- - Monday, February 21, 2011


Drifter sentenced to death in beheading case

TALLAHASSEE | A man found guilty in the 2007 slaying and decapitation of a Florida nurse has been sentenced to death.

The jury in Tallahassee deliberated for just over an hour on Monday before reaching its unanimous decision condemning Gary Michael Hilton, 64, who they found guilty last week of the killing of nurse Cheryl Dunlap, 46, of Crawfordville.

Hilton, who sat motionless when the verdict was read, was earlier sentenced to life in prison in exchange for a guilty plea in the January 2008 slaying of Meredith Emerson, 24, of Athens, Ga.

The headless bodies of the women had been found in forests where Hilton had camped, Miss Dunlap’s remains in the Florida Panhandle and Miss Emerson’s in northern Georgia.


Stepmother indicted in disabled girl’s death

HICKORY | The stepmother of a 10-year-old disabled girl was indicted Monday on charges she killed the child and then desecrated her remains to cover up the slaying, and authorities said they did not have evidence to charge anyone else in her death.

Prosecutor James Gaither Jr. said Monday at a news conference that there was no credible evidence to suggest anyone else was involved in Zahra Baker’s slaying. The stepmother, Elisa Baker, was charged earlier Monday with second-degree murder.

Zahra, who used a prosthetic leg and hearing aids after being stricken with cancer, disappeared four months ago. Police eventually found the girl’s remains in different locations around western North Carolina, and Mrs. Baker told authorities that she had been dismembered, according to warrants.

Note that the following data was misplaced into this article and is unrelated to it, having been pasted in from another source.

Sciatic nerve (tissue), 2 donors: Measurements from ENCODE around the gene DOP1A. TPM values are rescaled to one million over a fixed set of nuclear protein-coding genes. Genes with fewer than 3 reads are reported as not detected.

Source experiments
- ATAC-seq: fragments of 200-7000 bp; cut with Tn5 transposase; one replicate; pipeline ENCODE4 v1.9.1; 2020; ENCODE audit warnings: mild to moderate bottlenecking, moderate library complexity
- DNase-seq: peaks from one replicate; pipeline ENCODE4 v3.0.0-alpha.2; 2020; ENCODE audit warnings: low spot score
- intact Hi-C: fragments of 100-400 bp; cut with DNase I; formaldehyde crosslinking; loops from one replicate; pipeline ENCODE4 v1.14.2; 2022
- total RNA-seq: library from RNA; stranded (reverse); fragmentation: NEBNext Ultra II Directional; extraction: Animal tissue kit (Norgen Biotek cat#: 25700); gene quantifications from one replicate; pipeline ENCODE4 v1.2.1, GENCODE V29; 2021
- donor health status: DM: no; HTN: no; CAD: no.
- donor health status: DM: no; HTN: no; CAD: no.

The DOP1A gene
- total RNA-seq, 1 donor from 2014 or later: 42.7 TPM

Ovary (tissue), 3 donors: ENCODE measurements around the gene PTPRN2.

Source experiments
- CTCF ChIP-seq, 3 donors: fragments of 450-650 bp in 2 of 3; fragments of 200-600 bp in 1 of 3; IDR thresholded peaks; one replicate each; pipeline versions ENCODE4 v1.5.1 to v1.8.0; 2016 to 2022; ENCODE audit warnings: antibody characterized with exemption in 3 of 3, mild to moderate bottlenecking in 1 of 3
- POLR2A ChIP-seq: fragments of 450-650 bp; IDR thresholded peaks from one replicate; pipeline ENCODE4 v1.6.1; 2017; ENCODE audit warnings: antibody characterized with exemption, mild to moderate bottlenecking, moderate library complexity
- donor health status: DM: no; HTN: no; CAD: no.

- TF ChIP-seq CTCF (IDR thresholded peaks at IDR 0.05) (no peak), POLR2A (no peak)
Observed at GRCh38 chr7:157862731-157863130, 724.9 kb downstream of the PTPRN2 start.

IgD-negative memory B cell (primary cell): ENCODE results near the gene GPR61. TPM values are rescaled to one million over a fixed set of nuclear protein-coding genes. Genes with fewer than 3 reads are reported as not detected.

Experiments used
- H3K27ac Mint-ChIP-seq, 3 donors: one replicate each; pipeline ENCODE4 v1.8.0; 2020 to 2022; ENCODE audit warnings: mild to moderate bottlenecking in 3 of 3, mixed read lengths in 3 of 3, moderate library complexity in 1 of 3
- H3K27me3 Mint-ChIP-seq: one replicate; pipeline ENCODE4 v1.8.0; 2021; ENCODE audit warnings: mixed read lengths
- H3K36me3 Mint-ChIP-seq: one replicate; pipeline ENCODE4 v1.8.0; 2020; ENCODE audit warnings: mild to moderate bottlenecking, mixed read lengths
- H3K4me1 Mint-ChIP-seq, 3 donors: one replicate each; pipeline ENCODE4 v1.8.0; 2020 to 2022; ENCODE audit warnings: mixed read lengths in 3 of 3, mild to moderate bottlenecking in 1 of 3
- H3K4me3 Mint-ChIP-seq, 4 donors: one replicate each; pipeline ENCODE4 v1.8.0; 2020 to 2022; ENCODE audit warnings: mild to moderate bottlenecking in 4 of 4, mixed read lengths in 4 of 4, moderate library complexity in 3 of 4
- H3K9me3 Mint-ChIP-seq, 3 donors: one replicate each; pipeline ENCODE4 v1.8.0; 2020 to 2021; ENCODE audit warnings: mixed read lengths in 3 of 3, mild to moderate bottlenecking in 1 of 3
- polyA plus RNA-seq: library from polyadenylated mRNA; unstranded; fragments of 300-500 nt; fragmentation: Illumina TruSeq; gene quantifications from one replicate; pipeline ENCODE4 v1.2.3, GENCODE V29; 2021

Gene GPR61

Meanwhile, an autopsy report released Monday showed that medical examiners say the cause of Zahra’s death was undetermined homicidal violence. Examiners say many bones were not present for the autopsy, most notably Zahra’s skull. Several bones show cutting tool marks consistent with dismemberment.


Virginia snowboarder rescued on Mount Hood

PORTLAND | A 27-year-old Virginia man who got lost while snowboarding on Mount Hood in Oregon has been rescued after spending a night when temperatures dipped into the low teens on the tallest mountain in the state.

Julian Acree of Roanoke told KGW-TV in Portland he was cold but did not suffer any injuries and used pine needles to help stay warm overnight along the tree line.

Mr. Acree said he was visiting friends in Oregon and decided to hike up an area of Mount Hood above Timberline Lodge and snowboard back down before the weather changed and he got lost in heavy snow.

Mr. Acree was able to call a friend on his cell phone Sunday afternoon, triggering a search before an Oregon Army National Guard helicopter crew lifted him to safety late Monday morning.


Longest-serving judge in Eastern District dies

RICHMOND | U.S. District Judge Richard L. Williams, the oldest and longest-serving active judge in the Eastern District of Virginia, has died.

Judge Williams died Saturday of natural causes at his home in Richmond, the Bennett Funeral Home said Monday. He was 87.

President Carter nominated Judge Williams to the bench for the federal district that stretches from Alexandria to Norfolk in 1979, and he started the job the following year. He took senior status in 1992 but handled court matters until his death, working from home in recent months because of poor health, according to the Richmond Times-Dispatch.

He presided over several high-profile cases, including overturning Virginia’s ban on late-term abortion in 2003. His decision was affirmed twice by the 4th U.S. Circuit Court of Appeals.

From wire dispatches and staff reports

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